Waiting on the Cheeto Mobile: a short story

*Note: this post is part of a 20-day writing prompt 101 program I’m participating in. Today’s Prompt: “The neighborhood has seen better days, but Mrs. Pauley has lived there since before anyone can remember. She raised a family of six boys, who’ve all grown up and moved away. Since Mr. Pauley died three months ago, she’d had no income. She’s fallen behind in the rent. The landlord, accompanied by the police, have come to evict Mrs. Pauley from the house she’s lived in for forty years. Write this story in first person, told by the twelve-year-old sitting on the stoop across the street.”

The Cheeto Mobile

The Cheeto Mobile

The late sun bore down on his brow as he waited on the porch steps and alternated between picking a scab on his left knee and watching a ladybug inch across the peeling paint on the wooden slat between his sneakers. An early spring breeze blew through, prompting him to zip the blue sweat jacket up to his collar bones as he lowered the visor on his ball cap.

When’s he gonna get here?

He’d been sitting here on the shabby front porch forever. Well, maybe not forever, but 20 minutes felt like forever to Zach. Dad was always late on Fridays. That’s because he had to close up the shop Fridays by himself. The other mechanics got to go home early because they’d worked there longer. So said Dad. Whatever. Zach always packed his stuff and waited outside early on Fridays anyway. That way Dad could just pull up, roll down the passenger window and holler for him to get in. Better than getting him and Mom face to face and all pissed off at each other.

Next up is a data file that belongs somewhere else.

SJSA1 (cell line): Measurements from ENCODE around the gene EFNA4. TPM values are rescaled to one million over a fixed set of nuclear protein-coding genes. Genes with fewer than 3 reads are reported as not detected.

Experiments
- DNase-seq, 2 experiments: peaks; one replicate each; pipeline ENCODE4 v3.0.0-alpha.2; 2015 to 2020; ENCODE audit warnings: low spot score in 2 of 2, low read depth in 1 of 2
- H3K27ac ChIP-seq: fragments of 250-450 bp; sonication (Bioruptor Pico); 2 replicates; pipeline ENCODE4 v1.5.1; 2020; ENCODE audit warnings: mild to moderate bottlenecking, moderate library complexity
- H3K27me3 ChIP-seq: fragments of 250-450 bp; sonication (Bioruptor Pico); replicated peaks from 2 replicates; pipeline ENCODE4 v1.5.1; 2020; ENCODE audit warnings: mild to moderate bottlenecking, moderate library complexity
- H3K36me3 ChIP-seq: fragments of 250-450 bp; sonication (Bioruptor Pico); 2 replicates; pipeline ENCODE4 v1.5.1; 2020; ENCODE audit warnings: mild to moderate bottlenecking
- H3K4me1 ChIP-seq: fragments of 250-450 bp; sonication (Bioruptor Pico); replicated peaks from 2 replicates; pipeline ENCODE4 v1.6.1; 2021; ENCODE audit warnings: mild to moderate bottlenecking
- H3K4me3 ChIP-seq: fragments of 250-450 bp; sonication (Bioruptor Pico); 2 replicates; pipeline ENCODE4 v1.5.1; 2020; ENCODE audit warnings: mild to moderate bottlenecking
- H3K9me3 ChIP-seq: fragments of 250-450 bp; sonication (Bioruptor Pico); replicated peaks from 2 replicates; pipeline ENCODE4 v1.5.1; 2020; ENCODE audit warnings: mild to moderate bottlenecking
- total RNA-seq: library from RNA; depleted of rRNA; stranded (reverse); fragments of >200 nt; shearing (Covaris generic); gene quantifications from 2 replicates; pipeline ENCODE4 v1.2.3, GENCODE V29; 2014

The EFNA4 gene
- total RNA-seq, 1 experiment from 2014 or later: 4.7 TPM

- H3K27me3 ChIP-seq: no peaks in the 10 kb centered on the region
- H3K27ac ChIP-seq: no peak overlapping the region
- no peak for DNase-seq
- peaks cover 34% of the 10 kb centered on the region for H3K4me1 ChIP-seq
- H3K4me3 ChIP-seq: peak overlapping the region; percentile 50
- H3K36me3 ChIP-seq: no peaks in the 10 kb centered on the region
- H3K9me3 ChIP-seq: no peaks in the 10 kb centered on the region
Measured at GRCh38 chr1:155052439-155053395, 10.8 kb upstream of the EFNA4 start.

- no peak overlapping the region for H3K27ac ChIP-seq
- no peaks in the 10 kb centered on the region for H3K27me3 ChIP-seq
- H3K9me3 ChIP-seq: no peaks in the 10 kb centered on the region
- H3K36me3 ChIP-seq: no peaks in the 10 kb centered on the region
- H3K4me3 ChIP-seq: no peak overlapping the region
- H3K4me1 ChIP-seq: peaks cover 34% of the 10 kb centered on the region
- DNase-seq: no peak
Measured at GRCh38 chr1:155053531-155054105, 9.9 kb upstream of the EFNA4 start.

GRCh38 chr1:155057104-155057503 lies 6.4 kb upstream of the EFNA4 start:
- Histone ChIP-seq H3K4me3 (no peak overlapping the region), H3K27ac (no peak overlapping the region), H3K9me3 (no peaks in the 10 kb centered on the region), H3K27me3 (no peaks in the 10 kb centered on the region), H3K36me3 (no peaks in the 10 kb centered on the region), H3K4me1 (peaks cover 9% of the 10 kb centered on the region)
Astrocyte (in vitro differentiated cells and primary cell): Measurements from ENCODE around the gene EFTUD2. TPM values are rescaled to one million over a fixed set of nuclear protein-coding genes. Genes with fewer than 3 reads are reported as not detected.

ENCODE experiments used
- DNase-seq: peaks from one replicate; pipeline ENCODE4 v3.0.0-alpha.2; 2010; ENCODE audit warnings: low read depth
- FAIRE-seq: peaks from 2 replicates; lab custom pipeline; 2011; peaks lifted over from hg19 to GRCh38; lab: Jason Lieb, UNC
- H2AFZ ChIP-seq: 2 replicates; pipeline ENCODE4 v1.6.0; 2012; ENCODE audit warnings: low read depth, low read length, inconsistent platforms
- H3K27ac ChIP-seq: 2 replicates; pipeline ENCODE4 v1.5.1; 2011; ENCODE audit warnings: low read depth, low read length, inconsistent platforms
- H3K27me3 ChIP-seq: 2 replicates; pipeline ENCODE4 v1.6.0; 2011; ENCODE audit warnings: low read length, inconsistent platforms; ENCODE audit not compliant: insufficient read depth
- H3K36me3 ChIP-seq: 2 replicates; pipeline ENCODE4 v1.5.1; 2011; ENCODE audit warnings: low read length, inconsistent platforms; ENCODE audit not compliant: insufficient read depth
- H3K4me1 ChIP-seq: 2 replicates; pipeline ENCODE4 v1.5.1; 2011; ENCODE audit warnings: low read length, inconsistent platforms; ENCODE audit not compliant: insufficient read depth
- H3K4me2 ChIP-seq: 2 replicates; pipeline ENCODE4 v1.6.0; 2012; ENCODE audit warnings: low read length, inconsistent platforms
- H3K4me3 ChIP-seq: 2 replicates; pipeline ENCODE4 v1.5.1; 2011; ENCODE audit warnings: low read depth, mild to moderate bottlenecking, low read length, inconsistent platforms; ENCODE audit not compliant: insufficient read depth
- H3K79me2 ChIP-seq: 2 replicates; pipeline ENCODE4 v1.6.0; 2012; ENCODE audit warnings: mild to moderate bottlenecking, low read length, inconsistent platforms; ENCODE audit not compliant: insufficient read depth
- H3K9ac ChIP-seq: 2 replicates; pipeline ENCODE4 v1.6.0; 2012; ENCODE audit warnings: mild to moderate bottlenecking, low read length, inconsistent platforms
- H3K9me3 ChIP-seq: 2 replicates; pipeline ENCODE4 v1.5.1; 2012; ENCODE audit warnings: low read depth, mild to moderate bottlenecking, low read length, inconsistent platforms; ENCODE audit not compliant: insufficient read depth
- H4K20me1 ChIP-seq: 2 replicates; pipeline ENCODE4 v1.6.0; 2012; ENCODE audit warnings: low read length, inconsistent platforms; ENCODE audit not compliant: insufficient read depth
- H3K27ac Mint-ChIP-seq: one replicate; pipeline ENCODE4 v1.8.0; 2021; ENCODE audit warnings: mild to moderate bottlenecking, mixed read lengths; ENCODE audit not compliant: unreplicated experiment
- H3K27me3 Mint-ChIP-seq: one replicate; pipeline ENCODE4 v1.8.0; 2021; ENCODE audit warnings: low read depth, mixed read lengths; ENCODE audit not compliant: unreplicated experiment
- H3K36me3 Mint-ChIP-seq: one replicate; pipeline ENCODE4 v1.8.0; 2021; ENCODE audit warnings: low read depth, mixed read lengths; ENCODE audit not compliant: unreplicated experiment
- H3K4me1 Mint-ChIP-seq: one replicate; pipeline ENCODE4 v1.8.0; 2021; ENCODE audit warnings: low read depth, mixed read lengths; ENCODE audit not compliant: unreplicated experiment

As he waited, he saw a cop car with flashing lights coming toward him. No sirens, though. Wonder what’s up? He always wondered why sometimes the cops used their sirens, and other times just the lights? His buddy Josh said they skip the sirens when they’re going on a donut run. Whatever.

He picked at the scab again – crap it started to bleed – and had a flashback of the motherf***er who tagged him out at home plate. He almost had it. Damn. Gotta work some more on his base sliding. As the cop car crept closer, Zach’s attention jolted back to present. It stopped in front of Ms. Pauley’s house. He looked across to the trashed out row houses – all of ’em were, including his, around this dump of neighborhood in West Philly – and saw her leaning against the door jam. Looked like she was crying. She had her hand over her eyes and her hair was all messed up, like she hadn’t combed in forever. Mom promised we’d get out of this neighborhood as soon as she got a promotion at her secretary job. But Zach doubted they’d be moving anytime soon. They’d been here at least a year, renting it from someone Mom knew, ever since Mom left Dad. He missed their old house with the back yard and rope swing. But they had to move after it got repo-ed. Or foreclosed…something like that, he couldn’t remember what they called it. Whatever.

He stood up to get a better view, then saw another car pull up next to the cop’s. Still no sign of Dad. When’s he gonna get here?